Seeking gender neutrality
- Published: Sunday, 19 April 2015 15:19
Political correctness has been quite successful in getting people to change their linguistic behaviour, far more effective than other kinds of linguistic prescriptions and proscriptions. People really don’t like changing their linguistic habits, particularly if the enterprise smacks of deliberate intervention. Yet even calculated efforts to shift the meanings of words have come up roses. It’s difficult to assess the degree to which these changes are the direct consequence of recommendations made by linguistic authorities and style guides because change comes from people’s personal decisions to alter their language. Societal shifts will always have linguistic repercussions, especially for the lexicon, and PC-driven changes are partly a form of natural linguistic evolution in the face of more general social change.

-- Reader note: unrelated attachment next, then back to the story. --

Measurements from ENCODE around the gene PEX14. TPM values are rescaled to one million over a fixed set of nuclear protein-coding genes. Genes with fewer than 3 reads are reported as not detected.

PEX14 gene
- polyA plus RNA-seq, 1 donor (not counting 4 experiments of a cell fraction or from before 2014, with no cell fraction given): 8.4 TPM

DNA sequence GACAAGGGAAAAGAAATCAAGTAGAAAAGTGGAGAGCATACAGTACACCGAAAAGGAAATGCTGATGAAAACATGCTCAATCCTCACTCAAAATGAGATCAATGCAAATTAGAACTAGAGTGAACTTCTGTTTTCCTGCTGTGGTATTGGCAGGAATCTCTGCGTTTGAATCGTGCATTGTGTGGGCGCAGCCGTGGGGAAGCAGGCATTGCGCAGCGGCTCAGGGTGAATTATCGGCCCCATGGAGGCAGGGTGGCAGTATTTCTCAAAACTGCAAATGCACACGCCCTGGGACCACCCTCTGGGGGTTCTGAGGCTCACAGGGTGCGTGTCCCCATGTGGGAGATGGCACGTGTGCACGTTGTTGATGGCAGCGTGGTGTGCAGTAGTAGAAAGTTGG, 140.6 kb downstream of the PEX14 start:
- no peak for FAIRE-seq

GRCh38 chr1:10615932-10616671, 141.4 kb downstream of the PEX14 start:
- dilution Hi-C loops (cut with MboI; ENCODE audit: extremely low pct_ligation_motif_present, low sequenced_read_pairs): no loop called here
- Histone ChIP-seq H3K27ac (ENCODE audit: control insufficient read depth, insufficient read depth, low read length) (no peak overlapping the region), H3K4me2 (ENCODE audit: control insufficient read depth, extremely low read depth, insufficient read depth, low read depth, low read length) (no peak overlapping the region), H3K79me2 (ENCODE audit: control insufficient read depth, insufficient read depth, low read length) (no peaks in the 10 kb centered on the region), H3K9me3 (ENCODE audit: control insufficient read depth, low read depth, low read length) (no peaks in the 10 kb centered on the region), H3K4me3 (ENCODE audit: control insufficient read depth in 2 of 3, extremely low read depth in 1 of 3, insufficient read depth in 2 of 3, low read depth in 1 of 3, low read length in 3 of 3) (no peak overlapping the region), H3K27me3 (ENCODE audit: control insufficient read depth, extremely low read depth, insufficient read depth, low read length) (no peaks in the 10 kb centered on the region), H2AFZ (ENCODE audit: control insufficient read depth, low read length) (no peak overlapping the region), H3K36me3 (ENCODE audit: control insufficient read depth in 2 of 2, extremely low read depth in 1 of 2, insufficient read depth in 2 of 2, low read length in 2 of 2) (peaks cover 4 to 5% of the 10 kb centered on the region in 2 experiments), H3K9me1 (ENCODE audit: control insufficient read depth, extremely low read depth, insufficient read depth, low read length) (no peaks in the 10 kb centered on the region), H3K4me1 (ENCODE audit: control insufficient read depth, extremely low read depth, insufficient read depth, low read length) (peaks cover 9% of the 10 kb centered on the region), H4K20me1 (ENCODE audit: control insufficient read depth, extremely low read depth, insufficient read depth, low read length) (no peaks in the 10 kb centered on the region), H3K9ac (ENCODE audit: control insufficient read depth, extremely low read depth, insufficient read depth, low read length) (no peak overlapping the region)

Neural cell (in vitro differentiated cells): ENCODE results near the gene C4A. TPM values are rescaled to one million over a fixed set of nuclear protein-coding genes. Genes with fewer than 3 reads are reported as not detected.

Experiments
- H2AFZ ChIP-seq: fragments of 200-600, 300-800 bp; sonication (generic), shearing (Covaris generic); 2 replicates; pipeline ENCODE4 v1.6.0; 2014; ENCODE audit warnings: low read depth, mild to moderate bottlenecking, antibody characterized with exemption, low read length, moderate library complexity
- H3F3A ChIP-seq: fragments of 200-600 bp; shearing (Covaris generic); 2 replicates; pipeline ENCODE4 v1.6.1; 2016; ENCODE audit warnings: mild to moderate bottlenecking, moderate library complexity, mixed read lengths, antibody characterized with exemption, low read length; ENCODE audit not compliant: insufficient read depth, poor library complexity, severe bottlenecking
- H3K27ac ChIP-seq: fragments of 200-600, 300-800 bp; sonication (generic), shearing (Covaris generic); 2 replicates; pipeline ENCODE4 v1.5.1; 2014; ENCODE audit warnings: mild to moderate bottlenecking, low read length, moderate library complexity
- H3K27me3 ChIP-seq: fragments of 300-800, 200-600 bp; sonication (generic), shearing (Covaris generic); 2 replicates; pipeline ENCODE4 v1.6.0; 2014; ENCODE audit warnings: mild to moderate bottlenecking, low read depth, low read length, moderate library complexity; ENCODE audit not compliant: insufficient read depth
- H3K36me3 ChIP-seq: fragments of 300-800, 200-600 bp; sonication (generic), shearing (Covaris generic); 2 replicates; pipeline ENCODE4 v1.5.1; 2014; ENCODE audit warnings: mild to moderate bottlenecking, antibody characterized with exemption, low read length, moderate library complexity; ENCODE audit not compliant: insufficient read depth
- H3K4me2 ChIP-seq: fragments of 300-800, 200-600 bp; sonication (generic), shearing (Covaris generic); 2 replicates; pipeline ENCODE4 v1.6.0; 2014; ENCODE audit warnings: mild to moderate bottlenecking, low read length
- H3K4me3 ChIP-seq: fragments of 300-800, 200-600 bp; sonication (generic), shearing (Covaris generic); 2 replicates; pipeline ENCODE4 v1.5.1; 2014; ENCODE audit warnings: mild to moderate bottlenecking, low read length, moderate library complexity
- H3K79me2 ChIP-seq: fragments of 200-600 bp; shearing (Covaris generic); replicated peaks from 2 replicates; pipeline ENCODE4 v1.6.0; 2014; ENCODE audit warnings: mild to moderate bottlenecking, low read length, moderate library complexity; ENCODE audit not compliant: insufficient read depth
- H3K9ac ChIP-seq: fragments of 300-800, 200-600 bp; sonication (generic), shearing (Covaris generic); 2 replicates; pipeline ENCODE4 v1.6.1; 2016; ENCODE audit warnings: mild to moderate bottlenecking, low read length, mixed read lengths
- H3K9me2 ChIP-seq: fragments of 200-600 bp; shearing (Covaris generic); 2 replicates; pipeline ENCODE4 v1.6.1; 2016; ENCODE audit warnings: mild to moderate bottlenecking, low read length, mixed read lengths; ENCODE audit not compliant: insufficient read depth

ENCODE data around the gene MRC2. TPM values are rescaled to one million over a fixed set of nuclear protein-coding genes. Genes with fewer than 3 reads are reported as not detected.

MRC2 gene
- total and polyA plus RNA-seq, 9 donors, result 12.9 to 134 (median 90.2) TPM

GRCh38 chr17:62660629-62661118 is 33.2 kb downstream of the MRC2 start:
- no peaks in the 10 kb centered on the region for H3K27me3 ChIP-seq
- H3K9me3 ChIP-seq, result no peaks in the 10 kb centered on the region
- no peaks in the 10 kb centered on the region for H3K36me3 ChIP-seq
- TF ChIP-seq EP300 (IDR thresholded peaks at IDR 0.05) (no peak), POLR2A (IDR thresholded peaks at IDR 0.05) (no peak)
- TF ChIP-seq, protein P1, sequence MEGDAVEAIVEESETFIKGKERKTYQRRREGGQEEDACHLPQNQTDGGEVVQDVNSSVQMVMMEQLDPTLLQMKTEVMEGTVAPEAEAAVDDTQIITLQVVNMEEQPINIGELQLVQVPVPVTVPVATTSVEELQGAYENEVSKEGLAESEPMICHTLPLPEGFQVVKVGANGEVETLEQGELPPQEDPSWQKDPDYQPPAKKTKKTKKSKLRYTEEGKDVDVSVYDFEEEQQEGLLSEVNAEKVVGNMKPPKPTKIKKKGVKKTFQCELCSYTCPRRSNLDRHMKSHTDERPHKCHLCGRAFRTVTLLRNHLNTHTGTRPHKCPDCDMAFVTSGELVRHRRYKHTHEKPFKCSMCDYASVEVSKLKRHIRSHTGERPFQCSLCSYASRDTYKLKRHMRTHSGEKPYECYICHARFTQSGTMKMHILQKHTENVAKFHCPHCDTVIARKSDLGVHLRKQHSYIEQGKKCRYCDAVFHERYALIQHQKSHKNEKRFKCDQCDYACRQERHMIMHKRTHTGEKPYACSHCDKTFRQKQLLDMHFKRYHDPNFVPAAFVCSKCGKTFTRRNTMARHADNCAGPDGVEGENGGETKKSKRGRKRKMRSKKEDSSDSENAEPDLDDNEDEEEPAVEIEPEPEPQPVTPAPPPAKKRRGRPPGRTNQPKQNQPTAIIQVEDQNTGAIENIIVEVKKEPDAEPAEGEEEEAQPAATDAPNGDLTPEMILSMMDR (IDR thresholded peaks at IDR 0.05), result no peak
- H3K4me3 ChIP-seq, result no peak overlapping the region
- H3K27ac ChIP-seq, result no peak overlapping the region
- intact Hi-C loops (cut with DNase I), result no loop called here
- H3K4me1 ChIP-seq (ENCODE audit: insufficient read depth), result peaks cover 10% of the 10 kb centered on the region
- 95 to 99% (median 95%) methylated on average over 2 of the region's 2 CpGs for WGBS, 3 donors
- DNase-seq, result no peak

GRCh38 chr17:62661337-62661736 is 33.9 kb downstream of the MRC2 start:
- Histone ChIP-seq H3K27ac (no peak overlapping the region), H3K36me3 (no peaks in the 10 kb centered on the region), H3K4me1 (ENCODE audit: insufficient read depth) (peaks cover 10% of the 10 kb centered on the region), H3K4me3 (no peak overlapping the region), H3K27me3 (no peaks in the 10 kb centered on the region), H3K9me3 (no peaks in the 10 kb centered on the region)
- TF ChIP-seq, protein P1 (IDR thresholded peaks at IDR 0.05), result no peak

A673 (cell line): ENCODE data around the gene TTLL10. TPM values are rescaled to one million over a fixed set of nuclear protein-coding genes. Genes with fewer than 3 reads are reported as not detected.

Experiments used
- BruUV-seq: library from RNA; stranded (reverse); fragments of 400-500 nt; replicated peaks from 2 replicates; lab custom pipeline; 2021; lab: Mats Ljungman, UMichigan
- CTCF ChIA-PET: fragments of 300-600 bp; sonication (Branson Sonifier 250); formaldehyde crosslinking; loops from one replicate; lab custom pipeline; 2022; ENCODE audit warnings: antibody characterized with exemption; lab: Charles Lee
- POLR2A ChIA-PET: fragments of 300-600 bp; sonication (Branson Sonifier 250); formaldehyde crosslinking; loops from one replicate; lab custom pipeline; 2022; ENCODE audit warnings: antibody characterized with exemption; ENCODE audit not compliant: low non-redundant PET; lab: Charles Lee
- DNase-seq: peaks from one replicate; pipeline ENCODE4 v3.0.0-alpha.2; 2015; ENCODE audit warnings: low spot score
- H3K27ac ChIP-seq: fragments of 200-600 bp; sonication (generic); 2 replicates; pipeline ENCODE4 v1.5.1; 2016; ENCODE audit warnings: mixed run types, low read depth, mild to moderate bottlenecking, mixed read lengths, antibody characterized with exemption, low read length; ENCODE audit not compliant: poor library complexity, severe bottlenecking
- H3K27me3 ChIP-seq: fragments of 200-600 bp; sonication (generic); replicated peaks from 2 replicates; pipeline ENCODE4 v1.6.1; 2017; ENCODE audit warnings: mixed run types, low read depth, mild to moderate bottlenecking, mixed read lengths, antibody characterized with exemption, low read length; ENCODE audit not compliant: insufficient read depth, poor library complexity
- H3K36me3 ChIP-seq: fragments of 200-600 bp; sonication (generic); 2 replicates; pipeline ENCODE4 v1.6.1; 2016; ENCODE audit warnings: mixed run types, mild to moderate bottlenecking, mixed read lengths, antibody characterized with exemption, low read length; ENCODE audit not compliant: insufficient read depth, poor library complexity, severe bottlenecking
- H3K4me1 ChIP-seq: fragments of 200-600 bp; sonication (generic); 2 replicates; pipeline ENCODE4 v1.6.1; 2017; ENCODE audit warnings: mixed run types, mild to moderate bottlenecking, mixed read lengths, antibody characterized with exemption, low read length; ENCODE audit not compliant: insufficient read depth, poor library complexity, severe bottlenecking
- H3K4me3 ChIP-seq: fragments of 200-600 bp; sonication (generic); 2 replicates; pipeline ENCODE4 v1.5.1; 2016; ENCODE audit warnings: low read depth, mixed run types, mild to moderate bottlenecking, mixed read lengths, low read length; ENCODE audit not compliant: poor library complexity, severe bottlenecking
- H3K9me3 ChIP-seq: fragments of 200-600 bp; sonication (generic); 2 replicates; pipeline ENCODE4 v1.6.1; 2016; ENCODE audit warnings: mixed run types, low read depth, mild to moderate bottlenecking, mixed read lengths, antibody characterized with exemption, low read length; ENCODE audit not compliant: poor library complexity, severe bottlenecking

The title Ms is a good example of what can happen when people are given directives to change their language usage. Though it had been around since at least the 18th century (as an abbreviation of mistress), Ms was introduced in the early 1900s as a new term to replace Mrs/Miss, and therefore equivalent to Mr. In the mid 1980s, linguist Anna Pauwels investigated its use by 250 women. Only 64% understood it in its propagated sense; that is, as a universal title for women which doesn't reveal married status. The rest saw it as a third title applicable to certain categories of women (e.g. divorced, separated, lesbian, unmarried mother, in a de facto relationship, trendy, libber, professional woman). Introducing a brand-new term in this way backfired — the existing 2-way system (Mr-Mrs), became a kind of 3-way system (Mr-Mrs-Ms).